Listen to this article
I can’t pretend ever to have fully grasped the space-time continuum but two minutes into a conversation with Heinrich Mueller and I appear to be shuttling back through time. “Quantum behaviour,” he says – and all of a sudden I’m having to concentrate very, very hard in my physics lesson – “would have a relevance, since we are considering atomic entities, namely the movement, storage and manipulation of electrons.”
Mueller is not a physics teacher. He is a techno music producer, one half of the legendary outfit Dopplereffekt. Dopplereffekt’s club nights around Europe draw huge crowds, and he is the last person with whom I’d expect to discuss atomic entities and quantum behaviour. But Dopplereffekt’s albums include Calabi Yau Space, a reference to the Calabi Yau manifold, whose properties, in case you need a quick refresher, yield applications in theoretical physics such as superstring theory. His live stage shows incorporate spectacular imagery from the world of physics.
Mueller’s physics knowledge was absorbed, he says, “in the fashion of an autodidact”, though he was always interested in natural science. “My musical work was a vehicle to assist in the dissemination of these concepts,” he says. For him, “electronic music is firmly based on scientific principles. A relation of my music to physics is logical and natural: one is an outgrowth of the other.”
At first glance, the yoking together of a rigorously analytical natural science with the most ephemeral and soulful of art forms might seem a stretch. But it’s no coincidence that physicists often make superb musicians – indeed the leading science and engineering university, Imperial College, offers a joint degree with the Royal College of Music. Brian May, who is affiliated to Imperial’s astrophysics department, also happens to be the guitarist of Queen. Professor Brian Cox was the keyboard player in 1990s pop group D:Ream (and now regularly professes a love of Mahler).
And of course, the most famous physicist of all was a passionate musician. According to his son, whenever Einstein felt he had “come to the end of the road or into a difficult situation in his work, he would take refuge in music. That would usually resolve all his difficulties.” Einstein was obsessed with composers such as Bach and Mozart but maybe he would also have got a kick out of Jarvis Cocker’s relativity ballad “Quantum Theory”, Moby’s astrophysics-infused “We Are All Made of Stars” or John Adams’ Oppenheimer-based opera Doctor Atomic.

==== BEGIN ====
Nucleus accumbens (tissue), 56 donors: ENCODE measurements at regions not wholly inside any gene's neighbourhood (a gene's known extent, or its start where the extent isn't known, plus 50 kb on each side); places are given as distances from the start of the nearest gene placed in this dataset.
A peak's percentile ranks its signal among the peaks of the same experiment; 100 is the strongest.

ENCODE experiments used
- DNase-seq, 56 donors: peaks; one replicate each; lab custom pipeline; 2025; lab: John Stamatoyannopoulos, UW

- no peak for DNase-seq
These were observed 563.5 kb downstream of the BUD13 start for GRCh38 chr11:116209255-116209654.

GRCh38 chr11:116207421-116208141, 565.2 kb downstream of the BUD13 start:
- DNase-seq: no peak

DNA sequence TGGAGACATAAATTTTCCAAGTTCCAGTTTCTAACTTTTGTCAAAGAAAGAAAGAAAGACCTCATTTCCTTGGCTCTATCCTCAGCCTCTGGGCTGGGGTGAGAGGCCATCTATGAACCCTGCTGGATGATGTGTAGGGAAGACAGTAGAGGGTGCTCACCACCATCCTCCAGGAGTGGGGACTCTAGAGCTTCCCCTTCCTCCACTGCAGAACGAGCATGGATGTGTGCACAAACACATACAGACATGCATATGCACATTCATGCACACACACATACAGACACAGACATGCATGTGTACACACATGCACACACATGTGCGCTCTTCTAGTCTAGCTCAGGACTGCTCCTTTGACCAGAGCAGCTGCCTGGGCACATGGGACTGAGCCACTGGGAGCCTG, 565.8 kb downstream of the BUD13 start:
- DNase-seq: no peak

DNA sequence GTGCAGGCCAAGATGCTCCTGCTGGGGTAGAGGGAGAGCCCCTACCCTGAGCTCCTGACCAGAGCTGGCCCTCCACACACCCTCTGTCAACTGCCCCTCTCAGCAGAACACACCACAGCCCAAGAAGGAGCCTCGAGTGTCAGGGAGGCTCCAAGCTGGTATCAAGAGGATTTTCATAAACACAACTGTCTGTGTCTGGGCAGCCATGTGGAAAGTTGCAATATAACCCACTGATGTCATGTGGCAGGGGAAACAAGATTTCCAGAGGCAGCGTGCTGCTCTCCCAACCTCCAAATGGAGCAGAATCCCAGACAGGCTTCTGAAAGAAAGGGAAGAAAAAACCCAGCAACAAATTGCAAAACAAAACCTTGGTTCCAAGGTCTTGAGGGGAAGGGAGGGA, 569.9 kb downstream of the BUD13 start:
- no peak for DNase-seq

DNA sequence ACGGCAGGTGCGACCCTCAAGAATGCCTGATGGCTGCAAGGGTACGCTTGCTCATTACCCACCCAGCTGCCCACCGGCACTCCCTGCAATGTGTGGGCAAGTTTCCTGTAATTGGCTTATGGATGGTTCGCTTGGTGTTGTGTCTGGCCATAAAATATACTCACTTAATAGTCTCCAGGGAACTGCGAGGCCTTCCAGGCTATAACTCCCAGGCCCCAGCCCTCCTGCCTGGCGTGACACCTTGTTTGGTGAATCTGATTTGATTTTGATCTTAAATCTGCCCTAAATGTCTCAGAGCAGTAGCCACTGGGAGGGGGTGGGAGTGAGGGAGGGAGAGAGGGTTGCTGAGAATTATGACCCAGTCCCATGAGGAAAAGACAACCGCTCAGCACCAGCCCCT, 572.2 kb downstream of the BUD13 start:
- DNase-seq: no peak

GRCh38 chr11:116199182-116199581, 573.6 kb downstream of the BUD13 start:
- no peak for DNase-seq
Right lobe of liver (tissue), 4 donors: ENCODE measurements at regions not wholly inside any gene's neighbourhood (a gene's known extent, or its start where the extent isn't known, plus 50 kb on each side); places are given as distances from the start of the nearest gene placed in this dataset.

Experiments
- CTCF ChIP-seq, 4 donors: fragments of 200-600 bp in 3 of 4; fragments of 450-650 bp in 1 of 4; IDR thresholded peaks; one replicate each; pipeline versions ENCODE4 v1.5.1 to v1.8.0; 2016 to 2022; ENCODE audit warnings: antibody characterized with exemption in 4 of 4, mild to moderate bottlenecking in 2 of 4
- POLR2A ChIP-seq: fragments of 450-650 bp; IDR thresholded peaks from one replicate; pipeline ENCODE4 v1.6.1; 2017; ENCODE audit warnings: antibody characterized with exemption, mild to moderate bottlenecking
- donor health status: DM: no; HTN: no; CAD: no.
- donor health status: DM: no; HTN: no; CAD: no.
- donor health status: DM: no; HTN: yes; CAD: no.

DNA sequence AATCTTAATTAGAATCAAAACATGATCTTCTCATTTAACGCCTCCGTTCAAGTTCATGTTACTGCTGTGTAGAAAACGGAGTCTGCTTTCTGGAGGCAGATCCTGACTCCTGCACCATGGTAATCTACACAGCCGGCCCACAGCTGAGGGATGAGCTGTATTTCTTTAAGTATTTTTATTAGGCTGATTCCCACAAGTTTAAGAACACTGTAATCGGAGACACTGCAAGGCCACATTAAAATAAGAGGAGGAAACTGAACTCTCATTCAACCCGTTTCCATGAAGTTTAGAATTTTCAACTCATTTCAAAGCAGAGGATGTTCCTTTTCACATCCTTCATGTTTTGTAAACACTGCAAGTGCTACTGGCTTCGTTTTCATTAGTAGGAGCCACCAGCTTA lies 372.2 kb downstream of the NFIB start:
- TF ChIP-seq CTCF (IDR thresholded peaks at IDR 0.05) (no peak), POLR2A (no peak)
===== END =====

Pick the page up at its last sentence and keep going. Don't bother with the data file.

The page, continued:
But if the themes of physics persistently insinuate themselves into the musical universe, the connection goes far deeper than mere inspiration. While some artists might take the Keatsian approach that cold scientific scrutiny of anything aesthetic “will clip an angel’s wing, conquer all mystery by rule and line”, all music is, at some level, physics – from the vibration of strings to the sound waves produced; from the way an instrument is constructed to the physiology of what happens in our ear when we hear it played. Both physicists and composers are in the everyday business of dealing with complex abstract patterns. And while musicians might disagree on everything from emotional interpretation to dynamics to phrasing, they all accept that a modern concert “A” generally vibrates at a frequency of 440 Hertz.
“There’s a whole underlying level of physics which is the basis on which musical sounds are produced,” says Brian Foster, professor of experimental physics at Oxford university. For the past eight years Foster has presented a live touring show called Einstein’s Universe. The project brings particle physics to life through a discussion of Einstein’s love of music; interspersing hard science with live performance from violinist Jack Liebeck to better demonstrate phenomena such as diffraction and superstring theory. Foster says the musical element of Einstein’s Universe is “fantastically useful … for actually illustrating what I do in physics at the atomic level”.
You could, of course, argue that music is no more physics than literature is the alphabet – and none of this is to deny that “music” as we know it begins from a spark of non-intellectual creativity. While Foster says it is “almost certainly true that to be a great composer you have to have the sort of imagination or the ability to think in complex mathematical patterns”, he admits that these composers don’t necessarily have to “think of those as being mathematical patterns”.